It was soon time to head into Ypres for our evening meal, it is hard to imagine that this medieval city is a modern reconstruction, having been completely destroyed during WWI. Paul & Debby gave us a lift down so that Richard could have a beer; we passed through The Menin Gate and on to The Cloth Hall, where historically cats were hurled to their deaths from the upper stories… these days they chuck cute fluffy toys to their doom.

We were booked into "De Ruyffelaer", a lovely little place with an interesting menu full of rather quaint descriptions – the wedding of cod and pangasius in a vegetable pond deserves first prize. I had the rillettes for starters, I admit I had to look this up; the yummy fatty pate came on a slate, with a small salad and was delicious. I’d had my eye on the lamb shank but these are off the menu until November so I opted for the braised bacon with pepper sauce, which was accompanied by nutmeg mash spuds, the general consensus of opinion was that this was excellent. Debby had barely wounded her ham hock so I put it out of it’s misery before it could be taken away. However replete I was with pig bits I still had room for the rich chocolate mousse.

Patrick joined our little group and while he hails from Derbyshire, Richard has his roots in Staffordshire and it was rather amusing watching these two going on about the right, and best, way to serve oat cakes, which if you have never had them are more like a pancake than the Scottish oatcake.

From the ‘Ruyffelaer’ we headed back to Zonnebeke, the culinary mysteries of the ‘Indish Restaurant’ a few doors down were to remain a mystery since it has closed down. We parked the cars and headed for ‘de Volksbond’, which to me sounds a bit like a communal group hug! Actually things were not quite that simple, having got into Ypres easily enough we had a bit of a job getting out since we could not leave by the Menin Gate. Lucky for us Paul knew his way around.

As we sat supping Leffe blonde, I noticed a curious poster with a chaffinch on it, in fact there were several, I asked Debby about this and when she went up to have a look a local told her all about chaffinches. Apparently in Belgium they have chaffinch singing contests in which the birds and their mentors line up on the roadside and then sing, well, the birds sing, the guys listen to them and make notes on song variation…a sort of Eurovision Chaffinch Contest. I was once told that the song of the chaffinch can be compared with the actions of a cricketer running up to bowl…you’ll just have to listen to chaffinches and form your own opinion on that one…and on that note we headed back to our tents.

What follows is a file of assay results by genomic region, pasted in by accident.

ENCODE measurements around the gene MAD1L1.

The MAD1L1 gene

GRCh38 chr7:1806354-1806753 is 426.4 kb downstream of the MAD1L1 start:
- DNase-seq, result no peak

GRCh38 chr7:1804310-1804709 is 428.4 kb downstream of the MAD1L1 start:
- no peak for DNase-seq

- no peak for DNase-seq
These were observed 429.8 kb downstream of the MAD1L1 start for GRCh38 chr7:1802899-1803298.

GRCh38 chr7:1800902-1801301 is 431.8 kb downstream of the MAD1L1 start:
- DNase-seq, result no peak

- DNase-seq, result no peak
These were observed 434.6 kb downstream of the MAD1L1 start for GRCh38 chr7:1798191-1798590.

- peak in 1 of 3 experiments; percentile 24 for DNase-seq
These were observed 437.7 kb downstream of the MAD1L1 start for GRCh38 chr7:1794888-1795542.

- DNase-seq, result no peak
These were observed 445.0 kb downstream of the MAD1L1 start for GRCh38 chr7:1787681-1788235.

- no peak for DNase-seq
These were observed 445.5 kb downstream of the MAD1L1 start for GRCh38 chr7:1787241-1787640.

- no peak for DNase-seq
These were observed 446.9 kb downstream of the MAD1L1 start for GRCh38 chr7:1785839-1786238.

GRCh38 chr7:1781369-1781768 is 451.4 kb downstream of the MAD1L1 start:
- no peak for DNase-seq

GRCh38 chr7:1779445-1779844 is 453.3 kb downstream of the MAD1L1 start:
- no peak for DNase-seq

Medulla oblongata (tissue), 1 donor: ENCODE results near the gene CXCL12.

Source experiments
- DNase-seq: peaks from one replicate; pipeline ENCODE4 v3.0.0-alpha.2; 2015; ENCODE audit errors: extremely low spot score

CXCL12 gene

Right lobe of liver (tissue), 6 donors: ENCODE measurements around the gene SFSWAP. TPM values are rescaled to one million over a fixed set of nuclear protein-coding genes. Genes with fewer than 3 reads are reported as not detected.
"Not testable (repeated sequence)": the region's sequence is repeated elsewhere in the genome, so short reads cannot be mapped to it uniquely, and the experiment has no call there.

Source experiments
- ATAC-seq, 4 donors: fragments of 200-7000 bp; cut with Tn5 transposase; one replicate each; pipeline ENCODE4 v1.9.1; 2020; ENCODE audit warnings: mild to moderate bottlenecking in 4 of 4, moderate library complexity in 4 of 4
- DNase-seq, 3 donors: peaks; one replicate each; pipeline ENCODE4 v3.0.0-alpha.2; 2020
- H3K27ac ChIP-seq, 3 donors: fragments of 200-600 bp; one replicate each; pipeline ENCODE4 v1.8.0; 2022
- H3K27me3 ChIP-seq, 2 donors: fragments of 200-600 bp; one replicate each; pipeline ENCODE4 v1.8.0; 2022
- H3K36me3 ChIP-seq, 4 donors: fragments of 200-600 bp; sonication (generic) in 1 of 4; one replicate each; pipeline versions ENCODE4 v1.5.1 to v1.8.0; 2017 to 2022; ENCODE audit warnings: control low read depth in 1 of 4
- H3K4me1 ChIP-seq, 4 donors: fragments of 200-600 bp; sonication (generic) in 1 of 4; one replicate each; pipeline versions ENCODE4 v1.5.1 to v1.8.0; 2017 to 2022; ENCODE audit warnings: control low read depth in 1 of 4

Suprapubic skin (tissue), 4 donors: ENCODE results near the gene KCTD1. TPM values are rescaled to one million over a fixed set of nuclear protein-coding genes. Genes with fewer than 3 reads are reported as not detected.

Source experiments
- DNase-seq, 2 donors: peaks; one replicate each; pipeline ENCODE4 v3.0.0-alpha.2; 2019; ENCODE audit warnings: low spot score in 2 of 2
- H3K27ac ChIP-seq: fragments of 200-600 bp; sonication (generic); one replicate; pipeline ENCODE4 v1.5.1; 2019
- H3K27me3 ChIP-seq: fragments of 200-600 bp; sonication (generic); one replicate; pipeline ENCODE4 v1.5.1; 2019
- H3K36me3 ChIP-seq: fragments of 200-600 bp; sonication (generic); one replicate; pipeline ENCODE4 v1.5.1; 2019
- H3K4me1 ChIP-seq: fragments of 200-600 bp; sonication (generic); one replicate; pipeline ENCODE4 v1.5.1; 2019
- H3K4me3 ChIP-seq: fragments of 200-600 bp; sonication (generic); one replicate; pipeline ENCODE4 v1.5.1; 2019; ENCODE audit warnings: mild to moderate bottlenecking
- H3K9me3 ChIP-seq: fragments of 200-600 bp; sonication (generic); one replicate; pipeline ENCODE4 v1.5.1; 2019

Saturday 24th April: I woke up some time in the early hours, it was cold and dewy and somewhere out there a blackbird was singing. I love the sound of blackbirds at this time of the year. Once out of the tent it was a rather chilly, sunny morning so I got hot water going and we were soon tucking into some of that nice bread we had bought along with cheeses, ham and smoked meats – “Blucher!”

Breakfast over we got ourselves sorted and the museum set up. As I returned from my water run, well, amble really, Ian was on his megaphone, all smart in his Bolshevik uniform haranguing the crowds not to drink tea as it was a symbol of oppression! As I recall from last night he had forgotten what the writing on his armband actually said and since Cyrillic is beyond me I imagined that it said ‘Blini Salesman’.

We had a look in the marquee next door; it was set up as a cinema and was playing Charlie Chaplin movies on a continuous loop. I managed to watch Charlie inna trench for about two minutes after that my attention withered, it was not the best Chaplin film I had ever seen. I had a look at the lake instead, the only bit of this area that had survived the bombardments, I dread to think what might be down there lurking amongst the carp.

I have expanded some of my exhibits, adding a little display about Martha, the last passenger pigeon. This was once the most abundant bird species that had ever existed, it had numbered in the millions, and through systemic hunting the species had been reduced to a few thousand by the late 19th C and in 1900 the last confirmed wild bird was shot in Ohio. On September 1st 1914 Martha, the last of her kind, passed away in Cincinnati Zoo. Martha was 29 when she died; her life spanned the tragedies that include Wounded Knee, the 2nd Boer War, The Boxer Rebellion and the start of a conflict that would cost the lives of millions of humans.

My other new exhibit covers Piltdown Man, that wonderful hominid hoax that I suspect may have started as a joke! I have added a few ‘extras’ to the story just to show how ridiculous the whole thing was. These include a few tools, a fossil reindeer antler fragment, a piece of another ‘cricket bat’ (fossil mammoth tusk) and a new jaw specimen (I wanted to see how easy it is to make ancient bone and used a pig’s jaw, broken and stained with tea & coffee, it took about a day!).